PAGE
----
There was one DREAM Irish debut over the weekend

While all the focus was on Joe Ward and possibly the most disastrous debut in Irish boxing history there was a successful Irish first innings to celebrate over the weekend. 

Like one of Ireland’s greatest ever amateurs, Wayne Kelly made his pro bow on Saturday night. 

The Darndale man’s first paid scrap didn’t generate anywhere near the level of hype of the light heavyweight world title hopefuls, in fact it all but slipped completely under the radar. 

However, it remains an interesting story nonetheless. Indeed, some may call it an inspirational boxing tale. 

Kenny traded pro leather for the first time at the age of 34 and won in Scotland on Saturday. 

The Declan Geraghty Snr trained fighter, has been involved in boxing all his life, but has no amateur background to write home about. 

 Two years ago he approached Jay Byrne to help him achieve a goal of becoming a pro boxer. ‘The Negotiator’ helped out and got him ready to debut in the Summer of 2017. 

He suffered disappointment early doors as ‘The Beginning Show’ he was slated to debut on was cancelled, but he didn’t give up on the dream. 

Kenny finally debuted this weekend as he fought under the Sam Kynock banner. 

The 34-year-old was one of three debutants on a Darren Tetley topped show which played out at the Lagoon Leisure Centre, Paisley, Scotland – and he registered debut victory.

The new to the game but not so fresh faced operator beat Gary McGuire over four rounds by a 39-38 scorecard.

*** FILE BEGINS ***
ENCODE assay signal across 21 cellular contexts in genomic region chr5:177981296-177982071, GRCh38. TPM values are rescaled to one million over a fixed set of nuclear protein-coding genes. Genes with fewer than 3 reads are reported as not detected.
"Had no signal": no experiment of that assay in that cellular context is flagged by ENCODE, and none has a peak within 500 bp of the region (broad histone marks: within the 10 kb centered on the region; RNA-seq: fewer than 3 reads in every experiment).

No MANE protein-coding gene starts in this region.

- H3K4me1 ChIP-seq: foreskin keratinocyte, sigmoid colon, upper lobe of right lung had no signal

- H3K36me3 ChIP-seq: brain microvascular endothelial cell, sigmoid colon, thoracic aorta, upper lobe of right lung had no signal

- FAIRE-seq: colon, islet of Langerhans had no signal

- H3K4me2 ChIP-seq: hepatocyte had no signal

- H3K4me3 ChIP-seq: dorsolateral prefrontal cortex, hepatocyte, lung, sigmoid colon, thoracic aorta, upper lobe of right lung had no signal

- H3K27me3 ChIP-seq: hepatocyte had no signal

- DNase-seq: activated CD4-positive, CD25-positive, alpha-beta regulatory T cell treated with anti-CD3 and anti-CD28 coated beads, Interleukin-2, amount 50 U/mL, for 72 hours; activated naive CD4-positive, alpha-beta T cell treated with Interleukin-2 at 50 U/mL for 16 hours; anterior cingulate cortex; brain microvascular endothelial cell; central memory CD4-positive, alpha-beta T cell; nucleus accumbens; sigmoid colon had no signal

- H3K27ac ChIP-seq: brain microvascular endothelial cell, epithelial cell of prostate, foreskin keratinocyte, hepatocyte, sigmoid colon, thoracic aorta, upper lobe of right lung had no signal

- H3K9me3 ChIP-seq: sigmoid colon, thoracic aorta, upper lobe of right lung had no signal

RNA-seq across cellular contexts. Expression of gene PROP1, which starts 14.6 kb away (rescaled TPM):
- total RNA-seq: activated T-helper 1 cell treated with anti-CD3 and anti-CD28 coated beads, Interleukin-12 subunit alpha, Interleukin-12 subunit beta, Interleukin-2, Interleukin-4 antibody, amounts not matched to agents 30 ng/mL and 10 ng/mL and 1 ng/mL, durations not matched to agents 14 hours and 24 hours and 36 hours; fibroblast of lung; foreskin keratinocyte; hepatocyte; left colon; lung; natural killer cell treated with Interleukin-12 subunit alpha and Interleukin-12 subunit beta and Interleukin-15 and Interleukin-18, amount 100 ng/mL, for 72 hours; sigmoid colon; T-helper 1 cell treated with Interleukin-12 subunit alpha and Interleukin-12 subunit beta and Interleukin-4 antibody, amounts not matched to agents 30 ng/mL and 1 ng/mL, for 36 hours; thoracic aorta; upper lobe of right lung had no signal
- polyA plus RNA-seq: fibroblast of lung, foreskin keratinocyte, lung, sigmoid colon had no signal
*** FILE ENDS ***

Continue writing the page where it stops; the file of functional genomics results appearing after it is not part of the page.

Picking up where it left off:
Team Kenny plan to follow up the win over journey-man opposition with two more fights before he steps up to fight a Scottish foe possibly for a title. 

Speaking to Irish-boxing.com before when he was scheduled to fight two years ago, Kenny was aware people would question his age. 

However, he remained determined to live his dream.

“People are going to ask questions,” he acknowledges. “But I’m looking forward to it. I’ve put a lot in the last couple of months.”

“I’m boxing all my life and the pros were always a dream but when I hit 29, 30, I thought I’d leave it.”

“I was coaching in my local club, helping run it, and in the last couple of months I’ve just wanted to get back into it and I’ve been training hard.”

“I asked my family about it, whether it was too late and the said ‘no, if it’s your dream, it’s yourThe new to the game but not so fresh faced operator beat Gary McGuire over four rounds by a 39-38 scorecard. dream’. You don’t get a second chance’.”

Jonny Stapleton

Irish-boxing.com contributor for 15 years and editor for the past decade. Have been covering boxing for over 16 years and writing about sport for a living for 19 years. Former Assistant Sports editor for the Gazette News Paper Group and former Tallaght Voice Sports Editor. Have had work published in publications around the world when working as a freelance journalist. Also co-founder of Junior Sports Media and Leinster Rugby PRO of the Year winner. email: editoririshboxing@gmail.com